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Contractors say stimulus has been slow to kick in

Construction is one of the industries most affected by the stimulus. Executives say the package has saved some jobs, but it hasn't expanded payrolls.

In this March file photo, workmen continue construction on a bridge over the Miami River in Dayton, Ohio.

Mark Duncan/AP/File

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Much of the $787 billion in a federal program to spur the economy was supposed to pour like mixed concrete onto American roads, bridges, and construction sites. So far, though, the amount of money funneling into US construction zones is less than expected.

This doesn't mean that President Obama's giant economic stimulus is failing altogether. But construction industry executives told reporters Thursday that the law is falling short of its potential to boost spending on infrastructure and create jobs.

"It is disappointing to see so many of these programs getting off to such a slow start," said Stephen Sandherr, chief executive of the Associated General Contractors of America.
Transportation-related projects are faring relatively well, he said. But in other areas, the flow of money is a trickle so far. Mr. Sandherr cited examples from several large federal agencies:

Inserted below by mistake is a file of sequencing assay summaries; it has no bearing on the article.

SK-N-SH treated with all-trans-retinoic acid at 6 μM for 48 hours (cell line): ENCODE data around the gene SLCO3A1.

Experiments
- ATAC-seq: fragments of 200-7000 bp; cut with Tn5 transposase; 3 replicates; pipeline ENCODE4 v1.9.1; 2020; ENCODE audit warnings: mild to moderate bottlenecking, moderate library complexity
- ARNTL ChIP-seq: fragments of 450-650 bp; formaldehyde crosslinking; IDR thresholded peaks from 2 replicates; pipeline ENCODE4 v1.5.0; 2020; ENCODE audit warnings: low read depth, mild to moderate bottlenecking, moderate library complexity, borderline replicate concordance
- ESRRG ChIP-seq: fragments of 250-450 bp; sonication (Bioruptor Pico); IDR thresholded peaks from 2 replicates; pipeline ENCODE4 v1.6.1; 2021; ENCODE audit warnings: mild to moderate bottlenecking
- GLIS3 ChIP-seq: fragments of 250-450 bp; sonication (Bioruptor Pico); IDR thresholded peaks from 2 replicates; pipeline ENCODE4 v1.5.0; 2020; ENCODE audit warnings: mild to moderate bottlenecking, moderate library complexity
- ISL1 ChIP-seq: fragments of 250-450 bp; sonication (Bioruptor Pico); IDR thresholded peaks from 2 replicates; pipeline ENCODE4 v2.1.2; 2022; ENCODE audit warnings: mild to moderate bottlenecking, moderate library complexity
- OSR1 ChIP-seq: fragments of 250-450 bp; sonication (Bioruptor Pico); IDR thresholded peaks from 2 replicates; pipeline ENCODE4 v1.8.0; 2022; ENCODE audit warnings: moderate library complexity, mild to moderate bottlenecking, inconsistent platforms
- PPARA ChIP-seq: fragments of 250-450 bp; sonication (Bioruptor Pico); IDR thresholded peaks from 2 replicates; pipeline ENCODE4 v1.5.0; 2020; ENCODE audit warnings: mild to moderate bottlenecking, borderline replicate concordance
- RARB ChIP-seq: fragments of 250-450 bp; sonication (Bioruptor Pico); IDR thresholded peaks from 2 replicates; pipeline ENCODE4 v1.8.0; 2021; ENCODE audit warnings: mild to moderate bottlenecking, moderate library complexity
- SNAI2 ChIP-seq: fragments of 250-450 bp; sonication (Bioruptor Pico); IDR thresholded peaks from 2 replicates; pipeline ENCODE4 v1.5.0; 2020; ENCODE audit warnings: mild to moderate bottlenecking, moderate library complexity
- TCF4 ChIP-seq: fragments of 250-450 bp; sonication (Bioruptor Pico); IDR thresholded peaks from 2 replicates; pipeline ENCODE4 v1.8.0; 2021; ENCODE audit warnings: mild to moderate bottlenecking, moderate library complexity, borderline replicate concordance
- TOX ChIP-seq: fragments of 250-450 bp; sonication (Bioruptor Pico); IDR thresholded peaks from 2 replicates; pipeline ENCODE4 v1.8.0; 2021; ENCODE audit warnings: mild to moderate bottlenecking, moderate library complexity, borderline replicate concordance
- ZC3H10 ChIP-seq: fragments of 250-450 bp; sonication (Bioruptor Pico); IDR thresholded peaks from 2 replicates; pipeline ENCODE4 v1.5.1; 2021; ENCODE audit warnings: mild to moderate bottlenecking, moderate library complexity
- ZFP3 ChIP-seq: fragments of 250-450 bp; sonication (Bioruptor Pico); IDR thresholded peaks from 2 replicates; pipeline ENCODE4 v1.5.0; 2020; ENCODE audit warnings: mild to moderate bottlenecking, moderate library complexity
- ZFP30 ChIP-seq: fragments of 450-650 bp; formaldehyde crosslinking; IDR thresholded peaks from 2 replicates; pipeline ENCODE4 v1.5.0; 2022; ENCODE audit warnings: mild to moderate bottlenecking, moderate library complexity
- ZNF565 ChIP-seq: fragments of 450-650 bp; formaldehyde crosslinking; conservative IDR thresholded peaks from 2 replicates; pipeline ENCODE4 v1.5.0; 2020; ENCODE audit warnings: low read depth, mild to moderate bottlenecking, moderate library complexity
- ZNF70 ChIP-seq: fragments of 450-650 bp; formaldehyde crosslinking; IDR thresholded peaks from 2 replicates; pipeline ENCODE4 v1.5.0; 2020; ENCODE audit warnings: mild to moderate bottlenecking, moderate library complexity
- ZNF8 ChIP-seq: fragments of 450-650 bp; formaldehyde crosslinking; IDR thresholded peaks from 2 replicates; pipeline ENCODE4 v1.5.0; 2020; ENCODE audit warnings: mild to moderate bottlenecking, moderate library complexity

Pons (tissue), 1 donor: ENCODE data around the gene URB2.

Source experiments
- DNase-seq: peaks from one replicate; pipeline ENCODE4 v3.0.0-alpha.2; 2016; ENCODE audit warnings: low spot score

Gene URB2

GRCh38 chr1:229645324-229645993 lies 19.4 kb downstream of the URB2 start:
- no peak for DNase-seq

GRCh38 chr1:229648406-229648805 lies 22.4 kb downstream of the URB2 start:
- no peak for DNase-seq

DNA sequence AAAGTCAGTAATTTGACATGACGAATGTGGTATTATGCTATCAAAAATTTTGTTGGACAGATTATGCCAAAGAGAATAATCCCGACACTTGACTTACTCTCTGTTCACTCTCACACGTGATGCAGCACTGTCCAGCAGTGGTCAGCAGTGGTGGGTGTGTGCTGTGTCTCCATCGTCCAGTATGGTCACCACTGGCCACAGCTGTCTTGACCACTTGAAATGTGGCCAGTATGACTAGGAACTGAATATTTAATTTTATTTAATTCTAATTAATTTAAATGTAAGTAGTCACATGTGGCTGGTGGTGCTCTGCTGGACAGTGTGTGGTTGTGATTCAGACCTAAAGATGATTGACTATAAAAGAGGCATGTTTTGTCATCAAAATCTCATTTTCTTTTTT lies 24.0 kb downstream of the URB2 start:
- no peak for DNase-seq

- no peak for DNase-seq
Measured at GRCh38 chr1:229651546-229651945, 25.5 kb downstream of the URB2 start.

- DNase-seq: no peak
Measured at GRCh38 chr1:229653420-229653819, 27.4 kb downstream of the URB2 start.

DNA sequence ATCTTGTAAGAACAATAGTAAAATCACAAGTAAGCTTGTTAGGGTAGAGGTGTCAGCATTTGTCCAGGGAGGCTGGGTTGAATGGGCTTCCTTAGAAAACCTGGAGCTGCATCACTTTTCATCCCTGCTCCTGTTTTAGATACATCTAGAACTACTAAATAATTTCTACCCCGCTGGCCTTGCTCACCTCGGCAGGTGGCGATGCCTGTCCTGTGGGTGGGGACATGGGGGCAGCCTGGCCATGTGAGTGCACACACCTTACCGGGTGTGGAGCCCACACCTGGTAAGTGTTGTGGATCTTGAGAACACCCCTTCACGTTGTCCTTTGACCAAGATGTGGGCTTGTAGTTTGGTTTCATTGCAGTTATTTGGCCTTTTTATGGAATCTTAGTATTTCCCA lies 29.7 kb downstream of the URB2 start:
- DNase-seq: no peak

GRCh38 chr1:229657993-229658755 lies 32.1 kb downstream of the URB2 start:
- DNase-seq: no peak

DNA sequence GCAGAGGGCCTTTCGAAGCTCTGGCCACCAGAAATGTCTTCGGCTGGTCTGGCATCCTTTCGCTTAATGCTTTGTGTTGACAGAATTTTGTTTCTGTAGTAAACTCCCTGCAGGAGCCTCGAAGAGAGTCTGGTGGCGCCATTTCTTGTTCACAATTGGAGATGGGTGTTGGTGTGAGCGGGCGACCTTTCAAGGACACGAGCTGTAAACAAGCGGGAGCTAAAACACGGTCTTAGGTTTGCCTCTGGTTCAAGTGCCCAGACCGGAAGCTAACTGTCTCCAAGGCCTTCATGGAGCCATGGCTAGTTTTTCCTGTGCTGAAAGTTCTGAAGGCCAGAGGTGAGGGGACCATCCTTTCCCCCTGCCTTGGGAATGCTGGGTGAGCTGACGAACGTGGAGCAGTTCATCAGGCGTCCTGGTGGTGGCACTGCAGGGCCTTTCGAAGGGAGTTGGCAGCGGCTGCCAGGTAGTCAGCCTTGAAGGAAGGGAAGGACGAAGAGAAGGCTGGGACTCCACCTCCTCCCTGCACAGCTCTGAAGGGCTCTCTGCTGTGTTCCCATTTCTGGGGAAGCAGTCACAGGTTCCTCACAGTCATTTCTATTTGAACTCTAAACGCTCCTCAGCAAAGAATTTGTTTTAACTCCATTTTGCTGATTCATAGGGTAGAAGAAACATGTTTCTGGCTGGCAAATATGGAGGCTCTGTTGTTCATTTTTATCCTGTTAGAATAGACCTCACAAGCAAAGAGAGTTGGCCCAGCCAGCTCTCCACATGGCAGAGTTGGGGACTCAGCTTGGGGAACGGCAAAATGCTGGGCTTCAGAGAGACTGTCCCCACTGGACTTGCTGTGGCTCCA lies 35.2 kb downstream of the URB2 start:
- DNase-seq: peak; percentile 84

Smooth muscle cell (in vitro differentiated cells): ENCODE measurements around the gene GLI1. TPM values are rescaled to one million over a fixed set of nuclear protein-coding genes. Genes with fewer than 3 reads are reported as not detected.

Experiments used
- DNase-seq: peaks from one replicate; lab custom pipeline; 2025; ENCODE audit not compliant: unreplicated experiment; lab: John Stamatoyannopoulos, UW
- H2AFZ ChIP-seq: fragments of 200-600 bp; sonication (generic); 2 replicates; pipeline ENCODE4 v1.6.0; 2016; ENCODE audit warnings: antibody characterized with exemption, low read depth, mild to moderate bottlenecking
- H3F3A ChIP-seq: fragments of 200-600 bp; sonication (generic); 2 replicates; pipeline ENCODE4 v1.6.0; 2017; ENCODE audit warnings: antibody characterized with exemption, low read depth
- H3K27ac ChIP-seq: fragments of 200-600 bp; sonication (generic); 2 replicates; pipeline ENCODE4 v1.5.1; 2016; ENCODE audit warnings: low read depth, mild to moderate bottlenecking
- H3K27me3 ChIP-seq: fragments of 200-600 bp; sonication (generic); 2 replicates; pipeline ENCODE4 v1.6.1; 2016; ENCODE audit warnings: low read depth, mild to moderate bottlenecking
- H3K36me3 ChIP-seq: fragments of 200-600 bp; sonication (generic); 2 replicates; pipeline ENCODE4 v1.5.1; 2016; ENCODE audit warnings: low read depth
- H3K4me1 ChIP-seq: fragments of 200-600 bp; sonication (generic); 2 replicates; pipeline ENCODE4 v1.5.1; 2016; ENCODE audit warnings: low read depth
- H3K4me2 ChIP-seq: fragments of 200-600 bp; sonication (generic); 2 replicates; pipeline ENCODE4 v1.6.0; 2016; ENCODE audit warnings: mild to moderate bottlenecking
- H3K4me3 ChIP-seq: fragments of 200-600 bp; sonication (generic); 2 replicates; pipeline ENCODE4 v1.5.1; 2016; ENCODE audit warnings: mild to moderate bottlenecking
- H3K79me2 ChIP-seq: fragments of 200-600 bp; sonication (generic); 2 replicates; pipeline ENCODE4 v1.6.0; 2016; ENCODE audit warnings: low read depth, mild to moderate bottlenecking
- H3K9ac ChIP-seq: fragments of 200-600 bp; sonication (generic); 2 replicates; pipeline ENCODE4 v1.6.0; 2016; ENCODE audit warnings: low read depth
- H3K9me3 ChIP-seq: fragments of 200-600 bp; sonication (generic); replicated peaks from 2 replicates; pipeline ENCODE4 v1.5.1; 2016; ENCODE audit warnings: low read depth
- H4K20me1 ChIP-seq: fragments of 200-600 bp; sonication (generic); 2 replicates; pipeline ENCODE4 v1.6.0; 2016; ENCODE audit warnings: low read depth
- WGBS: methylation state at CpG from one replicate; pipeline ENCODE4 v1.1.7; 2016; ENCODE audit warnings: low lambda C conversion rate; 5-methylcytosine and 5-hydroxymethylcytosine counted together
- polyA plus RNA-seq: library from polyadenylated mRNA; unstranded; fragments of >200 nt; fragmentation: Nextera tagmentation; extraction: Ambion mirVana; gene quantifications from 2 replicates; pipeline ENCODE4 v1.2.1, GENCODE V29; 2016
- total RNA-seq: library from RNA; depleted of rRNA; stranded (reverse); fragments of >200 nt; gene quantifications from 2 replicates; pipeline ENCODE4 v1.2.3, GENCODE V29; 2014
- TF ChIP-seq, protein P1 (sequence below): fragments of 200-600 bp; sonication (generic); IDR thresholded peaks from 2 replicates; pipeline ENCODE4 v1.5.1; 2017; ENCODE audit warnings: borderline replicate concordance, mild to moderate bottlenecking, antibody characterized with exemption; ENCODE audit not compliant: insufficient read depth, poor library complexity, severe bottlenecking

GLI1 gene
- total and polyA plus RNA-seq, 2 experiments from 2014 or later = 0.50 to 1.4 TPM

The American Recovery and Reinvestment Act provides $4.6 billion for the US Army Corps of Engineers, but the Corps has spent just $84 million of that so far.

Just $12 million has been paid out for improving federal buildings, out of nearly $6 billion allocated for the General Services Administration.

The Environmental Protection Agency has paid out only about $30 million – out of $6 billion available – for drinking water and other clean water programs.

Judging by a survey within the trade association, Sandherr says, relatively few new jobs are being created by the stimulus.

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